• 001 - the logo.jpg
  • 002 - Hiroshima sunset.jpg
  • 003 - Auschwitz-Birkenau ramp.jpg
  • 004 - Chernobyl contamination.jpg
  • 005 - Darvaza flaming gas crater.jpg
  • 006 - Berlin Wall madness.jpg
  • 007 - Bulgaria - monument at the bottom of Buzludzhy park hill.jpg
  • 008 - Ijen crater.jpg
  • 009 - Aralsk, Kazakhstan.jpg
  • 010 - Paris catacombs.jpg
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  • 015 - Colditz Kopie.jpg
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  • 022 - Chacabuco ghost town.jpg
  • 023 - Eagle's Nest, Obersalzberg, Berchtesgaden.jpg
  • 024 - Kursk.jpg
  • 025 - Bran castle, Carpathia, Romania.jpg
  • 026 - Bestattungsmuseum Wien.jpg
  • 027 - Pripyat near Chernobyl.jpg
  • 028 - Sedlec ossuary, Czech Republic.jpg
  • 029 - Pyramida Lenin.jpg
  • 030 - Falklands.jpg
  • 031 - Majdanek.jpg
  • 032 - Soufriere volcano, Montserrat.jpg
  • 033 - moai on Easter Island.jpg
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  • 035 - Hötensleben.jpg
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  • 037 - Polygon, Semipalatinsk test site, Kazakhstan.jpg
  • 038 - Srebrenica.jpg
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  • 040 - Vemork hydroelectric power plant building, Norway.jpg
  • 041 - Enola Gay.jpg
  • 042 - Pentagon 9-11 memorial.jpg
  • 043 - Robben Island prison, South Africa.jpg
  • 044 - Tollund man.jpg
  • 045 - Marienthal tunnel.jpg
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  • 049 - Treblinka.jpg
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  • 052 - Holocaust memorial, Berlin.jpg
  • 053 - Komodo dragon.jpg
  • 054 - cemeterio general, Santiago de Chile.jpg
  • 055 - Tuol Sleng, Phnom Phen, Cambodia.jpg
  • 056 - West Virginia penitentiary.jpg
  • 057 - ovens, Dachau.jpg
  • 058 - Derry, Northern Ireland.jpg
  • 059 - Bulgaria - Buzludzha - workers of all countries unite.jpg
  • 060 - Sachsenhausen.jpg
  • 061 - Tiraspol dom sovietov.jpg
  • 062 - modern-day Pompeii - Plymouth, Montserrat.jpg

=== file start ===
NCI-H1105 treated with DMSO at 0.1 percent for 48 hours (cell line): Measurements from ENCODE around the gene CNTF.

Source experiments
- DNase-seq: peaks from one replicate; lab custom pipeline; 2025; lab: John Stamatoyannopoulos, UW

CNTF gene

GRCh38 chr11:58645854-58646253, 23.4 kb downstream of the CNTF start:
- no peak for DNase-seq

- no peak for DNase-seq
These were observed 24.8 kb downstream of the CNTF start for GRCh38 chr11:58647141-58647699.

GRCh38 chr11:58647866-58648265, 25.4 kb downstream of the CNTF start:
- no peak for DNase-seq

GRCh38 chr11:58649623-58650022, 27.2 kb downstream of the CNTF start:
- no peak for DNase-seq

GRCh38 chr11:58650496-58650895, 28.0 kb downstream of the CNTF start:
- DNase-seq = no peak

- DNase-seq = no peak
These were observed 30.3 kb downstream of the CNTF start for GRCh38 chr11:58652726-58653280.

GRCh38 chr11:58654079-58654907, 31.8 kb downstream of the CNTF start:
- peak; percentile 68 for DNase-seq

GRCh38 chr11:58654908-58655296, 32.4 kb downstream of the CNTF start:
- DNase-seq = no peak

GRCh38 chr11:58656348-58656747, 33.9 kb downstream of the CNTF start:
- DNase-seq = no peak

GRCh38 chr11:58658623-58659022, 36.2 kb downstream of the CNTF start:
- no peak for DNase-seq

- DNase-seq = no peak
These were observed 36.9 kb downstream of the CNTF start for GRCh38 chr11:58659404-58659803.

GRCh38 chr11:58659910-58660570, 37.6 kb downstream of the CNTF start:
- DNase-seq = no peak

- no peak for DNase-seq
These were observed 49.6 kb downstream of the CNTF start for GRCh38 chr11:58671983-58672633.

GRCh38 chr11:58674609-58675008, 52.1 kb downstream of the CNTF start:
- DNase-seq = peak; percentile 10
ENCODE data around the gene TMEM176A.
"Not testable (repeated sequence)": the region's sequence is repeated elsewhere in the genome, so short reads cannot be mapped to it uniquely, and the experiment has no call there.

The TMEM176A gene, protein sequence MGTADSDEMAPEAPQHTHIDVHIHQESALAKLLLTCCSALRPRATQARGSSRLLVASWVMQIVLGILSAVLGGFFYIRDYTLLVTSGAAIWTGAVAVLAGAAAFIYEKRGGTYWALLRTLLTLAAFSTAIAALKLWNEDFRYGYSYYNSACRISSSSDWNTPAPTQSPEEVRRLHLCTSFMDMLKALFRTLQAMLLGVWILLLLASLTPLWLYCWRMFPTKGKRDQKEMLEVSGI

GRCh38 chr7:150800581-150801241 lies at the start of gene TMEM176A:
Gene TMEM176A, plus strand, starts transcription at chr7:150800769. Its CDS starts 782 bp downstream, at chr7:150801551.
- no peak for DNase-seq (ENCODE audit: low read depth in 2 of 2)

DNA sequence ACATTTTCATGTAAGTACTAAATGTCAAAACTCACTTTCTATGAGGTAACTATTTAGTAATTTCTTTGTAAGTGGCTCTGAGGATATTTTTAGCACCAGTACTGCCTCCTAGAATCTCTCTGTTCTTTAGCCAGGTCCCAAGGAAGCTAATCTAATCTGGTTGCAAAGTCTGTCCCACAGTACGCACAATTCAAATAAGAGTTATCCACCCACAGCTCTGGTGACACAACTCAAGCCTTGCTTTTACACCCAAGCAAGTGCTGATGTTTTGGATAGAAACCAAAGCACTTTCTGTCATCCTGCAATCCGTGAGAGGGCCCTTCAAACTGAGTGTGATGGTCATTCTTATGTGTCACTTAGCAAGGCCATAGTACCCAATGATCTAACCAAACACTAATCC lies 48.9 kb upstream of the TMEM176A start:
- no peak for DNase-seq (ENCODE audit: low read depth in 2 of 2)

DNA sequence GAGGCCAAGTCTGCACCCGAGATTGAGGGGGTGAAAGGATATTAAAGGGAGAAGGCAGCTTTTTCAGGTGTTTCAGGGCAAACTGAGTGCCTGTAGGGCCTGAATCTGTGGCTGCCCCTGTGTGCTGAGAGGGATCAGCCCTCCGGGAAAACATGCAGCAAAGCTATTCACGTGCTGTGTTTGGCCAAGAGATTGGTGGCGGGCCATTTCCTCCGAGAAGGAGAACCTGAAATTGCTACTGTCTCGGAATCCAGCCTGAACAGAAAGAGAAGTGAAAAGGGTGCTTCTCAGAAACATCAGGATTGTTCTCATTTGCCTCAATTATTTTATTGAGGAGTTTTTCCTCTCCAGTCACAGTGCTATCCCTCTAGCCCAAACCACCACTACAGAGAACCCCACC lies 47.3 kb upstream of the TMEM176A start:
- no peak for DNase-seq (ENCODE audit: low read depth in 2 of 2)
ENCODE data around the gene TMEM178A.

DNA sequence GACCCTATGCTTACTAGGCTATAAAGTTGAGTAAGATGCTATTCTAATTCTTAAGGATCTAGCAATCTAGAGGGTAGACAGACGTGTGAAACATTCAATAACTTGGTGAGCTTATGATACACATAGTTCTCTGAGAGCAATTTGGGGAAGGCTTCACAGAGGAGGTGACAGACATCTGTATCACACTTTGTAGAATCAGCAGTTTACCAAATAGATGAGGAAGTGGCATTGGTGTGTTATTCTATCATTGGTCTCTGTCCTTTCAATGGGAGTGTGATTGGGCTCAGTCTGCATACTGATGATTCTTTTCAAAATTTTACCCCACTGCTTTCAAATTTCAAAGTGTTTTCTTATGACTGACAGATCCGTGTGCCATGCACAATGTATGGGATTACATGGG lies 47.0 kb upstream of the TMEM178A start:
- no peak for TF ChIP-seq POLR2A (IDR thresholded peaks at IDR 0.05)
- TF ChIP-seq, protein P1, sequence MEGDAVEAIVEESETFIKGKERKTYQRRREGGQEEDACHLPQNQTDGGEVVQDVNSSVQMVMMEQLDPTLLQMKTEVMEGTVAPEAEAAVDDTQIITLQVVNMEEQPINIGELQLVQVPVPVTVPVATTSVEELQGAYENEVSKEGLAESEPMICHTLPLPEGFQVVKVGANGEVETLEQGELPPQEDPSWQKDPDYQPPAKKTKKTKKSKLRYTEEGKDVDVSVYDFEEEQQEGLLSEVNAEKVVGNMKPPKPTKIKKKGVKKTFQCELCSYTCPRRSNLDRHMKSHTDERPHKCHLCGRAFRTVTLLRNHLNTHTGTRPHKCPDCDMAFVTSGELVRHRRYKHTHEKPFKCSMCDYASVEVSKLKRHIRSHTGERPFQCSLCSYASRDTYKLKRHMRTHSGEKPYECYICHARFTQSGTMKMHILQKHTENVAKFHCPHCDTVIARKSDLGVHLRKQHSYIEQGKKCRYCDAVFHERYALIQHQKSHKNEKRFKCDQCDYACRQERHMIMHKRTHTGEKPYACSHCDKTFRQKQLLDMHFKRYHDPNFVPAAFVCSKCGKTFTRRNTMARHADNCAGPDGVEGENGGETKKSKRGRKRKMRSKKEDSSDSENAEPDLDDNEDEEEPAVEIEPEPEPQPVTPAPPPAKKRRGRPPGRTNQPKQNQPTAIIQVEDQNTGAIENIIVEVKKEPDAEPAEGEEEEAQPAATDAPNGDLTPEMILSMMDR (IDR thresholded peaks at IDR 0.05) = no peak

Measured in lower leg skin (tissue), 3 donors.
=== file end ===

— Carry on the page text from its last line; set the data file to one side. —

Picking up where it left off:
• 063 - Pico de Fogo.jpg
  • 064 - Trinity Day.jpg
  • 065 - Zwentendorf control room.jpg
  • 066 - Wolfschanze.jpg
  • 067 - Hiroshima by night.jpg
  • 068 - mass games, North Korea.jpg
  • 069 - Harrisburg.jpg
  • 070 - Nuremberg.jpg
  • 071 - Mostar.jpg
  • 072 - Tu-22, Riga aviation museum.jpg
  • 073 - Gallipoli, Lone Pine.jpg
  • 074 - Auschwitz-Birkenau - fence.jpg
  • 075 - Darvaza flaming gas crater.jpg
  • 076 - Atatürk Mausoleum, Ankara.jpg
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  • 078 - AMARG.jpg
  • 079 - Chacabuco ruins.jpg
  • 080 - Bucharest.jpg
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  • 083 - Mandor killing fields.jpg
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  • 085 - Jerusalem.jpg
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  • 087 - Panmunjom, DMZ, Korea.jpg
  • 088 - Ijen blue flames.jpg
  • 089 - Derry reconsilliation monument.jpg
  • 090 - Ebensee.jpg
  • 091 - Mödlareuth barbed wire.jpg
  • 092 - skull heaps in Sedlec ossuary, Czech Republic.jpg
  • 093 - Nikel.jpg
  • 094 - Fukushima-Daiichi NPP.jpg
  • 095 - Tital launch control centre.jpg
  • 096 - Dallas Dealy Plaza and Sixth Floor Museum.jpg
  • 097 - Auschwitz I.jpg
  • 098 - Stalin and Lenin, Tirana, Albania.jpg
  • 099 - Malta, Fort St Elmo.jpg
  • 100 - Peenemünde.jpg
  • 101 - Tarrafal.jpg
  • 102 - Kilmainham prison, Dublin.jpg
  • 103 - North Korea.jpg
  • 104 - Mittelbau-Dora.jpg
  • 105 - St Helena.jpg
  • 106 - Stutthof, Poland.jpg
  • 107 - Merapi destruction.jpg
  • 108 - Chueung Ek killing fields, Cambodia.jpg
  • 109 - Marienborn former GDR border.jpg
  • 110 - Mig and star, Kazakhstan.jpg
  • 111 - Nagasaki WWII tunnels.jpg
  • 112 - Hellfire Pass, Thailand.jpg
  • 113 - Kiev.jpg
  • 114 - Grutas Park, Lithuania.jpg
  • 115 - Zwentendorf reactor core.jpg
  • 116 - two occupations, Tallinn.jpg
  • 117 - Trunyan burial site.jpg
  • 118 - Ushuaia prison.jpg
  • 119 - Buchenwald.jpg
  • 120 - Marienthal with ghost.jpg
  • 121 - Murmansk harbour - with an aircraft carrier.jpg
  • 122 - Berlin Olympiastadion.JPG
  • 123 - Bastille Day, Paris.jpg
  • 124 - Spassk.jpg
  • 125 - Theresienstadt.jpg
  • 126 - B-52s.jpg
  • 127 - Bledug Kuwu.jpg
  • 128 - Friedhof der Namenlosen, Vienna.jpg
  • 129 - Auschwitz-Birkenau barracks.jpg
  • 130 - mummies, Bolivia.jpg